I graduated with a B.A. in Geology from Whitman College, Walla Walla, Washington in 1986, and promptly went to work driving a truck for the Bonanza Produce Company in Reno, Nevada. In early 1989, I ran into a college Ultimate Frisbee acquaintance who was working for an exploration company in Sparks, and he sug-gested I get a resume together and get back into geology.
I took my first geology job in June of 1989 (with a $4,000/yr cut in pay!) with Nevada Goldfields at the Aurora Mine, Mineral County, doing ore control. (As a side note, Great Basin Gold just purchased the Aurora mill to process their Hollister Mine ore). It was a small project, with about 50 employees and a 250 ton/day mill producing about 1,000 oz. Au/month, but it was a great opportunity to get exposed to mining, geologic mapping, and sampling in open-pit and underground settings. As a side note, Great Basin Gold just purchased the Aurora mill to process their Hollister mine ore.
I quit Nevada Goldfields in 1991 to attend the Mackay School of Mines and pursue an M.S. under Dr. Don Noble. I did my M.S. on the structure, geochemistry, and temporal relationships between the low-sulfidation mineralization in the Aurora district and the adjacent high-sulfidation Brawley Peaks prospect. At the top of East Brawley Peak, one of the Miocene vents from which the andesitic volcanics that host the Aurora veins erupted, is a NW-striking, dilatant jog that is still undrilled today. What are coarse quartz vein fragments containing fluid inclusions with variable compositions, some with liquid CO2, some with halite daughter minerals, and some that don’t homogenize at 500°C, doing in an outcrop at 9,400’ elevation?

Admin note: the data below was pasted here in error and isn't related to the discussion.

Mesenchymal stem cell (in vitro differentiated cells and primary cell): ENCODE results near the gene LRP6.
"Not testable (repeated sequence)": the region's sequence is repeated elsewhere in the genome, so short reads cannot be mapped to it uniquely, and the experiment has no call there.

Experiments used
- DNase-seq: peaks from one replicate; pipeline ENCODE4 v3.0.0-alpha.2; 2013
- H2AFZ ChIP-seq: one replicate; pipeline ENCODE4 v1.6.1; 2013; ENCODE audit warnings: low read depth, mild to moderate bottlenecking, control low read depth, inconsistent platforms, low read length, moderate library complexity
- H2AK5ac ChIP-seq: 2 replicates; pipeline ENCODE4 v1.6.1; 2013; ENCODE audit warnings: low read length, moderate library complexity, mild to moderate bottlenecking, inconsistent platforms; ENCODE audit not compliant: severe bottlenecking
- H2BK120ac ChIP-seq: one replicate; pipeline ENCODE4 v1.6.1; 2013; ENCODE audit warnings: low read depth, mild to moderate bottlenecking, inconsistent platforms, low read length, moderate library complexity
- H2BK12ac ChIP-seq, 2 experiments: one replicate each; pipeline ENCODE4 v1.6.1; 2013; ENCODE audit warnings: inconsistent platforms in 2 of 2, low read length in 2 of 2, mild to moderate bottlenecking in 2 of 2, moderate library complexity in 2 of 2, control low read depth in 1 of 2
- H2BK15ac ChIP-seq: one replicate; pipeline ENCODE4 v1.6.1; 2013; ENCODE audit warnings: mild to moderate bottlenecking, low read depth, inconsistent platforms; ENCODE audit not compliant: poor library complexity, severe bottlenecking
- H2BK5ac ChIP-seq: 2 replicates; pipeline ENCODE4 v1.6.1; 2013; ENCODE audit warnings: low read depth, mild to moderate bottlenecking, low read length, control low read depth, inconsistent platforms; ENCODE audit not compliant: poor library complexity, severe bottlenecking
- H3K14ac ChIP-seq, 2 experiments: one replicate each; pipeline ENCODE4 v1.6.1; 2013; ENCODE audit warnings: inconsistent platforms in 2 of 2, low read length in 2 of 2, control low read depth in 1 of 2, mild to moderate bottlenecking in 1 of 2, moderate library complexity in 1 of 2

After my coursework was completed in 1993, I took a job doing ore control at Twin Creeks for Santa Fe Pacific Gold Corp. After the Newmont merger, I was exposed to RC-chip and core logging and three-dimensional modeling. The understanding of the sedimentary rock package that hosts Twin Creeks greatly advanced when exploration geologists working out of the Newmont office in Winnemucca completed a significant re-logging campaign and reinterpreted the stratigraphy of the Comus Formation. Passing on those geologic observations were, in part, what motivated several of us working at Twin Creeks to update the geology of the deposit in the 2005 GSN symposium proceedings.
I took an opportunity to travel to Peru and work at Yanacocha from mid-2000 to mid-2001, on a rotating six-week-on, two –week-off schedule, logging core and then mapping road-cuts and drill pads in the Yanacocha and Carachugo/Chaquicocha subdistricts. In December of 2000, we completed the first mine geology compilation map of the Yanacocha subdistrict. Walking and mapping road-cuts and exposures outside of the pits on those 12,000’ mountains was my favorite job yet in geology.
I returned to Twin Creeks in June of 2001, again doing ore control. In 2002, I had the opportunity to update the geologic map of the south end of Mega pit and then update the digital model based on my mapping. In 2003, I executed a drill program expanding on drilling Goldfields began earlier in section 30.